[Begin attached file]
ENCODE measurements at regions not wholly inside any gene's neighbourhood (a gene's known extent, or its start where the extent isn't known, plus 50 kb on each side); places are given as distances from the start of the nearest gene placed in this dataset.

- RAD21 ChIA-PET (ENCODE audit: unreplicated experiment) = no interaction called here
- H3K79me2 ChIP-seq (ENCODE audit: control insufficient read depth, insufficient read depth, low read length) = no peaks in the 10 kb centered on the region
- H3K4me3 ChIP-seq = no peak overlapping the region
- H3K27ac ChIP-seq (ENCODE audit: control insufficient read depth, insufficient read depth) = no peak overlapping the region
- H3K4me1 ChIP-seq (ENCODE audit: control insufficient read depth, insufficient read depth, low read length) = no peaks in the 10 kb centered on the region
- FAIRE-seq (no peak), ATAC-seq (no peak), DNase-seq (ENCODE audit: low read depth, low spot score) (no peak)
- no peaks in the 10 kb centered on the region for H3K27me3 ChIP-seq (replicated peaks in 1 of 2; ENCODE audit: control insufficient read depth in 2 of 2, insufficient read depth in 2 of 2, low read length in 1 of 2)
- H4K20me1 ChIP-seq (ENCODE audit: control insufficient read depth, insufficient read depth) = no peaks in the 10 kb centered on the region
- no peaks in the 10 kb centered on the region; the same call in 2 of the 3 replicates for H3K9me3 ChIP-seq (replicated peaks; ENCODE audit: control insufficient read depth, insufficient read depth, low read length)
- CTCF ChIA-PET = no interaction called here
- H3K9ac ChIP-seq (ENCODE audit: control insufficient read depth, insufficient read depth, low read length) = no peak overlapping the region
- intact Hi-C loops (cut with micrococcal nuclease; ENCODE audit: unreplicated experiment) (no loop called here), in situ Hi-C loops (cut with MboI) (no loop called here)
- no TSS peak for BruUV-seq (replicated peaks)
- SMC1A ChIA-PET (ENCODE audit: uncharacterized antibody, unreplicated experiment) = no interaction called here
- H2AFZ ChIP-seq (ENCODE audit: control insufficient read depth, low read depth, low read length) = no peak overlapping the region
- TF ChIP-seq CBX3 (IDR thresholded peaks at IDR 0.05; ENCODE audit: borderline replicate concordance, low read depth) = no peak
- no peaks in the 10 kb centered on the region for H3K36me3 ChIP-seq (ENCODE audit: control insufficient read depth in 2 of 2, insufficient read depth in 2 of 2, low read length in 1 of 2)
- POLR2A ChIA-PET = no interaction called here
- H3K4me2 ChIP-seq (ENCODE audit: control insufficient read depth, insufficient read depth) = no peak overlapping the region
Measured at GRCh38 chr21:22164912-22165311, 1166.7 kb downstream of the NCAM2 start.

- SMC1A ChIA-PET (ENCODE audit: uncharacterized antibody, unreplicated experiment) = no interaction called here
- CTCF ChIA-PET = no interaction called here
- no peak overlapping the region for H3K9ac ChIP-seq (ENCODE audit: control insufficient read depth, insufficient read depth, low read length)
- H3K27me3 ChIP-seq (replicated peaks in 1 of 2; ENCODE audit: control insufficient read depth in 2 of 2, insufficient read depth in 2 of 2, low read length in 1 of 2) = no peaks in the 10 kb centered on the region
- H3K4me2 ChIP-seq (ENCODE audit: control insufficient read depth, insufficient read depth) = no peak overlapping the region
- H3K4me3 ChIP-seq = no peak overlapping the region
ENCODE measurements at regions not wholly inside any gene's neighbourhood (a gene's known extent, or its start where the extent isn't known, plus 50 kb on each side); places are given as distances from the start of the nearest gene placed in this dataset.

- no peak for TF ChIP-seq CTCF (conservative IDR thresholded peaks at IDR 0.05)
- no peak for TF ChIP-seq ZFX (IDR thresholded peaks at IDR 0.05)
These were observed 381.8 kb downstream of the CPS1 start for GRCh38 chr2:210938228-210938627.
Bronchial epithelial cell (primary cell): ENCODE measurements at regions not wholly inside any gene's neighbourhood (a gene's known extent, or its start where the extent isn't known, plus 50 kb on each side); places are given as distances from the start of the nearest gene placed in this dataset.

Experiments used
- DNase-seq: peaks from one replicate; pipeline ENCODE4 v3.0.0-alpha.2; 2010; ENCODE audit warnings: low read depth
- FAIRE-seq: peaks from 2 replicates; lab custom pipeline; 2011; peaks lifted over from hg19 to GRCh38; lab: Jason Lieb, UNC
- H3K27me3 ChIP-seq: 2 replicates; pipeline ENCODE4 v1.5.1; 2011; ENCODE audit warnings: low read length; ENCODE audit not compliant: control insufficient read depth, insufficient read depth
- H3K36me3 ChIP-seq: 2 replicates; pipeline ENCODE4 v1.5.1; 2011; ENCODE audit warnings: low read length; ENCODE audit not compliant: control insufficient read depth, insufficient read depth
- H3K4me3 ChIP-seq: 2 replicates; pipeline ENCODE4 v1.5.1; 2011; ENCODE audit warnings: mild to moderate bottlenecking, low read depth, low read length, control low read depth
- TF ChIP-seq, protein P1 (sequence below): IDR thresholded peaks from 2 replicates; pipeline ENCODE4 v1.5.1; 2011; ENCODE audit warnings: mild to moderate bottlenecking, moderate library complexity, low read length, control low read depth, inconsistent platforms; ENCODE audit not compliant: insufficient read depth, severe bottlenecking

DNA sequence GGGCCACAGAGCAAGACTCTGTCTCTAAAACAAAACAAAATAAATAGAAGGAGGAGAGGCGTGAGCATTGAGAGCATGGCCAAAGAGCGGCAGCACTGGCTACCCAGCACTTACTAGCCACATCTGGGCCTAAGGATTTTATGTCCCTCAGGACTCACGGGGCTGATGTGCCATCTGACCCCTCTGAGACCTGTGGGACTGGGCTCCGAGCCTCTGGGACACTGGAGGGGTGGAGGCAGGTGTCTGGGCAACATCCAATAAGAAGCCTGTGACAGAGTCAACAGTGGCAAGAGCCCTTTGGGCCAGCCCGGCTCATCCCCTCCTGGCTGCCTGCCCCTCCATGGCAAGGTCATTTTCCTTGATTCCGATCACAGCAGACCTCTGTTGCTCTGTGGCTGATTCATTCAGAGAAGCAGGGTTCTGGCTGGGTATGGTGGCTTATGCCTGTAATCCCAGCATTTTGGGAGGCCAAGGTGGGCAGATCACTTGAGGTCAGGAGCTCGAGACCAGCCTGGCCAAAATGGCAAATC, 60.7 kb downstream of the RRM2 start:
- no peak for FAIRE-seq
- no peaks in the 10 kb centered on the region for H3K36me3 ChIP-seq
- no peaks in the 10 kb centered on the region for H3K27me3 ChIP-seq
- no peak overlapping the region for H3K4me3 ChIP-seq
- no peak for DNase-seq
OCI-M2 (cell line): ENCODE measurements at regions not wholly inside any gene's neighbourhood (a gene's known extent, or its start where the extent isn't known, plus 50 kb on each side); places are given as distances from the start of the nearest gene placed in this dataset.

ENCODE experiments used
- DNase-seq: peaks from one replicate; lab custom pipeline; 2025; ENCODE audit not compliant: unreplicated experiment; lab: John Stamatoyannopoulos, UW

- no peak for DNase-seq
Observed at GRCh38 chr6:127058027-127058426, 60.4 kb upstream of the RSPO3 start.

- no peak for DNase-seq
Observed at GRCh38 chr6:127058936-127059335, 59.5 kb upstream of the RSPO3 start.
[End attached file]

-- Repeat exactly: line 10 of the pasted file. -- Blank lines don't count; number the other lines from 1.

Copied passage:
- no peaks in the 10 kb centered on the region; the same call in 2 of the 3 replicates for H3K9me3 ChIP-seq (replicated peaks; ENCODE audit: control insufficient read depth, insufficient read depth, low read length)